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TRANSITion: From horses to high speed, the history of the region's mass transit

This article first appeared in the St. Louis Beacon, March 17, 2010 - The numbers paint Metro as a big-time operation. In the fiscal year that ended in June 2008 -- the last full year before a budget squeeze cut service -- the transit service boarded 33.4 million bus passengers and almost 20 million MetroLink passengers.

That's bigger than anything Erastus Wells could have imagined when he arrived in St. Louis back in 1843. In that year, Wells (he's the man for whom Wellston is named) partnered with Calvin Case to hitch horses to an omnibus and pull it along the cobblestoned streets of downtown St. Louis.

Thus was mass transit born in St. Louis.

Now, more than a century and a half later, Wells' successors are asking voters in St. Louis County to approve on April 6 a half-cent hike in the local sales tax. Metro officials say the increase would raise about $80 million a year. Half would go to restore service to its pre-cut level, and half would go to expand service -- more MetroLink rails and speedy new bus rapid transit routes.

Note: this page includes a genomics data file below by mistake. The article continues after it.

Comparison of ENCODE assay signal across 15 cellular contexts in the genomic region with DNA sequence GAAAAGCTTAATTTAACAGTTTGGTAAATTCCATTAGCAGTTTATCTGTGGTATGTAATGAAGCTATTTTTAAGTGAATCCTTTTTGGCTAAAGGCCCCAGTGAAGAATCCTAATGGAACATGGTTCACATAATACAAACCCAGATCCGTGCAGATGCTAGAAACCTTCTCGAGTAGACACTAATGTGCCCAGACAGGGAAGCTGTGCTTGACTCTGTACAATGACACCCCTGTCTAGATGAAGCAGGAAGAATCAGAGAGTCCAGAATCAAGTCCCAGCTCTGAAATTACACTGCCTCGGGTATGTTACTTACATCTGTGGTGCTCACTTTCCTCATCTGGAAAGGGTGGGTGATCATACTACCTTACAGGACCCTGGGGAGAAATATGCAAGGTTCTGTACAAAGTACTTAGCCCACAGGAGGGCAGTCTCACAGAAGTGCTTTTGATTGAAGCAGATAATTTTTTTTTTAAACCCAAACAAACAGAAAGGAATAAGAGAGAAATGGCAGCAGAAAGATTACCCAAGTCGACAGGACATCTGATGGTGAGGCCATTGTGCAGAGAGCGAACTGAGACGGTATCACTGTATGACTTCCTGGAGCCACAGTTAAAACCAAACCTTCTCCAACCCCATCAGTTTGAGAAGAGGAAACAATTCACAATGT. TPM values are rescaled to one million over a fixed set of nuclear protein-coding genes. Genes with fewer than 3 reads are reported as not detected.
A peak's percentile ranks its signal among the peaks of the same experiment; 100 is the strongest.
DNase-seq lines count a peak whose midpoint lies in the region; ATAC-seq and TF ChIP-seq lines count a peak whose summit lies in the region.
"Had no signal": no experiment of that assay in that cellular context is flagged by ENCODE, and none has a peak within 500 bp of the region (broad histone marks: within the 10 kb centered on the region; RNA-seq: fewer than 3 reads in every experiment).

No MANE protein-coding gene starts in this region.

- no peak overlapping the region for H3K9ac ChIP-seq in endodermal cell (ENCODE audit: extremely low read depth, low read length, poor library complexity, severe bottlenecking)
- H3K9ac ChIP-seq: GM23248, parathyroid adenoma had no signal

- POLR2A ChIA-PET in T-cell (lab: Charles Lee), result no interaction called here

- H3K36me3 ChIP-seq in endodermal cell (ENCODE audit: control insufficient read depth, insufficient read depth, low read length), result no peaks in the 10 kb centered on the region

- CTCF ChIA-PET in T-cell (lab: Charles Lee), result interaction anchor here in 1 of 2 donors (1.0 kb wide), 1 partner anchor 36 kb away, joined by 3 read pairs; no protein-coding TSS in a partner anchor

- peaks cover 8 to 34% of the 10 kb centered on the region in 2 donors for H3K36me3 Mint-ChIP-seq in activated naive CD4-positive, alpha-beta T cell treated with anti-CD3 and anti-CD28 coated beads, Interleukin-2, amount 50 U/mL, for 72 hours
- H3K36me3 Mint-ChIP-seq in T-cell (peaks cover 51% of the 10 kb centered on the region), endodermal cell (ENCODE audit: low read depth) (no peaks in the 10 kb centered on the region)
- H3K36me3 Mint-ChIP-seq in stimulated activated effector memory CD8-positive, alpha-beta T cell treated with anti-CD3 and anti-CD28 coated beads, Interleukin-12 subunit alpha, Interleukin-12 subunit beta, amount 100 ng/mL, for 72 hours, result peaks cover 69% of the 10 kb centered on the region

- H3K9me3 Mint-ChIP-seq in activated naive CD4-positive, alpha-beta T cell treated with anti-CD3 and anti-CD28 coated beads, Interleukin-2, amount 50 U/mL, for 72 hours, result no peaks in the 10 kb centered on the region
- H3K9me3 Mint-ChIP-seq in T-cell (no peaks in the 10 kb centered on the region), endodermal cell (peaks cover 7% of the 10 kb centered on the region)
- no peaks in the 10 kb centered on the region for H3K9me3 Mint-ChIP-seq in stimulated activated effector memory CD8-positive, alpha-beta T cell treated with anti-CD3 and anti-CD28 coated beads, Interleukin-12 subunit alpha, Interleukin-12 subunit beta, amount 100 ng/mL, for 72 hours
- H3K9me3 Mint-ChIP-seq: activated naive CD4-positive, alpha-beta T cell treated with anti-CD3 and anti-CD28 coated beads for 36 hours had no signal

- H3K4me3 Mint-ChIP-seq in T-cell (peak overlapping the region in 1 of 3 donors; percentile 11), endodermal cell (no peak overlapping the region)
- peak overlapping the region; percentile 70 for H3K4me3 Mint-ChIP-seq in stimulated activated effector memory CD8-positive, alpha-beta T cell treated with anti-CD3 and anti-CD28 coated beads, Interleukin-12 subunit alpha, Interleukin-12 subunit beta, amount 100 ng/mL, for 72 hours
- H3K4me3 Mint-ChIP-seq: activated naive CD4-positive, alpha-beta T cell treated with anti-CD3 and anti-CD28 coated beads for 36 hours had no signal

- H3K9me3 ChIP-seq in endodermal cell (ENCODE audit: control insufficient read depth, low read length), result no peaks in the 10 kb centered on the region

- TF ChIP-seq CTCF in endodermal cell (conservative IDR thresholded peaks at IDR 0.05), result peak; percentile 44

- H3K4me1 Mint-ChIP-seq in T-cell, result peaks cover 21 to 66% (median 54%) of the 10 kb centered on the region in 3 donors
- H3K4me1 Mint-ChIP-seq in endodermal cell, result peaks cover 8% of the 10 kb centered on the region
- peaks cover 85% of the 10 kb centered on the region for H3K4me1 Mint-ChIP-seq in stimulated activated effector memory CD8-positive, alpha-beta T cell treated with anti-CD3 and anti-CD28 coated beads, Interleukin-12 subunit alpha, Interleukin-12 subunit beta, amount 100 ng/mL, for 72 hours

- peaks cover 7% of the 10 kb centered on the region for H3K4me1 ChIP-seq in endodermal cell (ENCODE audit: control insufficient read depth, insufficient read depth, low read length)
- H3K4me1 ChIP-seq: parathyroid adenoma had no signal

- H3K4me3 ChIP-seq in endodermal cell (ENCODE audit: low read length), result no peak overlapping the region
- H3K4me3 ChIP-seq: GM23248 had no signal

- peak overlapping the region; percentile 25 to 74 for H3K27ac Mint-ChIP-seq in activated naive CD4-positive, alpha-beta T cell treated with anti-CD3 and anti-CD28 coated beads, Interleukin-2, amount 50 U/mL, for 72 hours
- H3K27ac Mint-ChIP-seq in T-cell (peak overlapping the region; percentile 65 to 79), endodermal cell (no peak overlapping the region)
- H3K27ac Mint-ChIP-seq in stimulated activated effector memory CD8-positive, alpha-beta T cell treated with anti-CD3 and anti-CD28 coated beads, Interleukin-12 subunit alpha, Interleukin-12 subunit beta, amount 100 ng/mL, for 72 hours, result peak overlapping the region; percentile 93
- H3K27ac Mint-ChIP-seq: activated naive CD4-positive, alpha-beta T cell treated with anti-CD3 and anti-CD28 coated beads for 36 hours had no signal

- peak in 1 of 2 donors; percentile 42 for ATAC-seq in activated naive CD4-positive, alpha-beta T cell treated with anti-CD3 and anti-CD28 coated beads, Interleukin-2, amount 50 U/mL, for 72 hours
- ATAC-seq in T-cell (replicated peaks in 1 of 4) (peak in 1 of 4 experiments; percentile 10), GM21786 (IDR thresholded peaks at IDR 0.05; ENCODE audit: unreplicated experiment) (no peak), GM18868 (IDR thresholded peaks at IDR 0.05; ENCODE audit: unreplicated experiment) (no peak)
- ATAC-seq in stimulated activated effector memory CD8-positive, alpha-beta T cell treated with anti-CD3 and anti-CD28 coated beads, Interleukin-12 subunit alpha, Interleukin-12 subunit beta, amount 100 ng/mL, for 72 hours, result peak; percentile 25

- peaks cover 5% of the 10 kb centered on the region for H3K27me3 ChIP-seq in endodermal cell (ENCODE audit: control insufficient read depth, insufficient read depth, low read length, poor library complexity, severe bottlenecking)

Those officials would like to boost ridership in the same way that Wells and Case did back in the 19th century. By 1850, they were running 90 buses along four main lines, using 100 employees and 450 horses. In the daytime, passengers at any given stop had to wait just four minutes for the next horse-drawn bus.

A trip along the cobblestones must have been bumpy at best for riders and hard on the horses, too. So on July 4, 1859, Wells' Missouri Railway Co. opened trackage on Olive Street between Fourth and 10th streets downtown. Now, the ride went smoothly, with less wear on the horses.

Rails caught on. By 1881, the city had almost 120 miles of track, served by 496 cars pulled by 2,280 horses and mules and hauling 19.6 million passengers a year. In the 1870s, Wells pushed service into the suburbs, first to Normandy and then to Florissant.

Shortly afterward, in the mid-1880s those horses and mules started reaching the end of the line. First, cable cars hooked to steam-powered lines appeared on some routes. But the capital costs for cable were high -- so high that electricity quickly passed steam as a power source.

Clang, clang, clang went the trolley

In the 1890s, transit companies here switched to the trolley cars immortalized by Judy Garland in "Meet Me in St. Louis." (But only a stiff round of bribes in March 1890 persuaded the St. Louis Board of Aldermen to strike the city's ban on overhead wires along downtown streets.)